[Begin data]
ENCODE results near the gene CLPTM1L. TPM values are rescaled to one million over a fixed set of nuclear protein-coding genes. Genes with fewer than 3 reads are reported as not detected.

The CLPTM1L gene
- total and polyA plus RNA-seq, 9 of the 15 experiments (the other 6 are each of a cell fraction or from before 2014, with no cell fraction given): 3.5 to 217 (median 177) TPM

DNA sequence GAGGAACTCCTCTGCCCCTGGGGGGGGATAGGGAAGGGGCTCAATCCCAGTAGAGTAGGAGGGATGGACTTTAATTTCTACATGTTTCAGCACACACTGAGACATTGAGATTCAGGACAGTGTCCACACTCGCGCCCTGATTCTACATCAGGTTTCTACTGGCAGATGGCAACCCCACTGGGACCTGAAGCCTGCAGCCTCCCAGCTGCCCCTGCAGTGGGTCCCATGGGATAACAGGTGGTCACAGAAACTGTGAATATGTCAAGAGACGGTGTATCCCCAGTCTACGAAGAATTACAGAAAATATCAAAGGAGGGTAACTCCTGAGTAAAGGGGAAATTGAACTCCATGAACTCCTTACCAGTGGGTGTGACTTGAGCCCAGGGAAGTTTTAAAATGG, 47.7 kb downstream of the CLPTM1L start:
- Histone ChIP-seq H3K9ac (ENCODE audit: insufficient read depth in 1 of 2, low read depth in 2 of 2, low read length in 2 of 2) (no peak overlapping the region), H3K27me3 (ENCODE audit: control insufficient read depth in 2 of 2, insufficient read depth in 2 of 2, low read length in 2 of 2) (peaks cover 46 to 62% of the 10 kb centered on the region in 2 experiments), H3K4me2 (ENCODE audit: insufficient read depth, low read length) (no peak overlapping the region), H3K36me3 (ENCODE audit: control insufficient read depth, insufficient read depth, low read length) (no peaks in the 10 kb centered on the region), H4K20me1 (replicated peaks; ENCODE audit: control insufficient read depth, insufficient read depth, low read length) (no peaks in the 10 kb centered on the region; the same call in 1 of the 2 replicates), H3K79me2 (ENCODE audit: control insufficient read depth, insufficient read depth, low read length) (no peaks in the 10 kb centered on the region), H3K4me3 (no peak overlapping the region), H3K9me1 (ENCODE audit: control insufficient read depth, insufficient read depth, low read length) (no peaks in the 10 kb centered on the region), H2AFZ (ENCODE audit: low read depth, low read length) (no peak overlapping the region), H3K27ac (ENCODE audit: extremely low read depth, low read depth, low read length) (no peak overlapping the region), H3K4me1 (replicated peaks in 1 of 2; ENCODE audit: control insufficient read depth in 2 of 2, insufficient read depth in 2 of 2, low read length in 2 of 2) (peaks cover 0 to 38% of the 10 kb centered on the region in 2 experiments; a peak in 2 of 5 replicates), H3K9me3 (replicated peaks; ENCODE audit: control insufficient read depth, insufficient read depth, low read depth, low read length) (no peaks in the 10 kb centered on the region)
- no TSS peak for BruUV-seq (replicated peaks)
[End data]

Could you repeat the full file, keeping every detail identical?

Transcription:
ENCODE results near the gene CLPTM1L. TPM values are rescaled to one million over a fixed set of nuclear protein-coding genes. Genes with fewer than 3 reads are reported as not detected.

The CLPTM1L gene
- total and polyA plus RNA-seq, 9 of the 15 experiments (the other 6 are each of a cell fraction or from before 2014, with no cell fraction given): 3.5 to 217 (median 177) TPM

DNA sequence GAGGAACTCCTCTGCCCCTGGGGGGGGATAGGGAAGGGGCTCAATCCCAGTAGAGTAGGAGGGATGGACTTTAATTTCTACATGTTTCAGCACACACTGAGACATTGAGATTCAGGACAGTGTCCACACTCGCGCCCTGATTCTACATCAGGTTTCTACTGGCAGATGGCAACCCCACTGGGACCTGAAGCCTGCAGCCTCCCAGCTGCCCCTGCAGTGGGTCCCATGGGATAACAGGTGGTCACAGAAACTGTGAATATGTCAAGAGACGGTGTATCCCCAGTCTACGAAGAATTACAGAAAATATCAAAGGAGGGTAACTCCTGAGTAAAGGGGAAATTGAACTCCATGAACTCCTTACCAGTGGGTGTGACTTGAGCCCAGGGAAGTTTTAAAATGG, 47.7 kb downstream of the CLPTM1L start:
- Histone ChIP-seq H3K9ac (ENCODE audit: insufficient read depth in 1 of 2, low read depth in 2 of 2, low read length in 2 of 2) (no peak overlapping the region), H3K27me3 (ENCODE audit: control insufficient read depth in 2 of 2, insufficient read depth in 2 of 2, low read length in 2 of 2) (peaks cover 46 to 62% of the 10 kb centered on the region in 2 experiments), H3K4me2 (ENCODE audit: insufficient read depth, low read length) (no peak overlapping the region), H3K36me3 (ENCODE audit: control insufficient read depth, insufficient read depth, low read length) (no peaks in the 10 kb centered on the region), H4K20me1 (replicated peaks; ENCODE audit: control insufficient read depth, insufficient read depth, low read length) (no peaks in the 10 kb centered on the region; the same call in 1 of the 2 replicates), H3K79me2 (ENCODE audit: control insufficient read depth, insufficient read depth, low read length) (no peaks in the 10 kb centered on the region), H3K4me3 (no peak overlapping the region), H3K9me1 (ENCODE audit: control insufficient read depth, insufficient read depth, low read length) (no peaks in the 10 kb centered on the region), H2AFZ (ENCODE audit: low read depth, low read length) (no peak overlapping the region), H3K27ac (ENCODE audit: extremely low read depth, low read depth, low read length) (no peak overlapping the region), H3K4me1 (replicated peaks in 1 of 2; ENCODE audit: control insufficient read depth in 2 of 2, insufficient read depth in 2 of 2, low read length in 2 of 2) (peaks cover 0 to 38% of the 10 kb centered on the region in 2 experiments; a peak in 2 of 5 replicates), H3K9me3 (replicated peaks; ENCODE audit: control insufficient read depth, insufficient read depth, low read depth, low read length) (no peaks in the 10 kb centered on the region)
- no TSS peak for BruUV-seq (replicated peaks)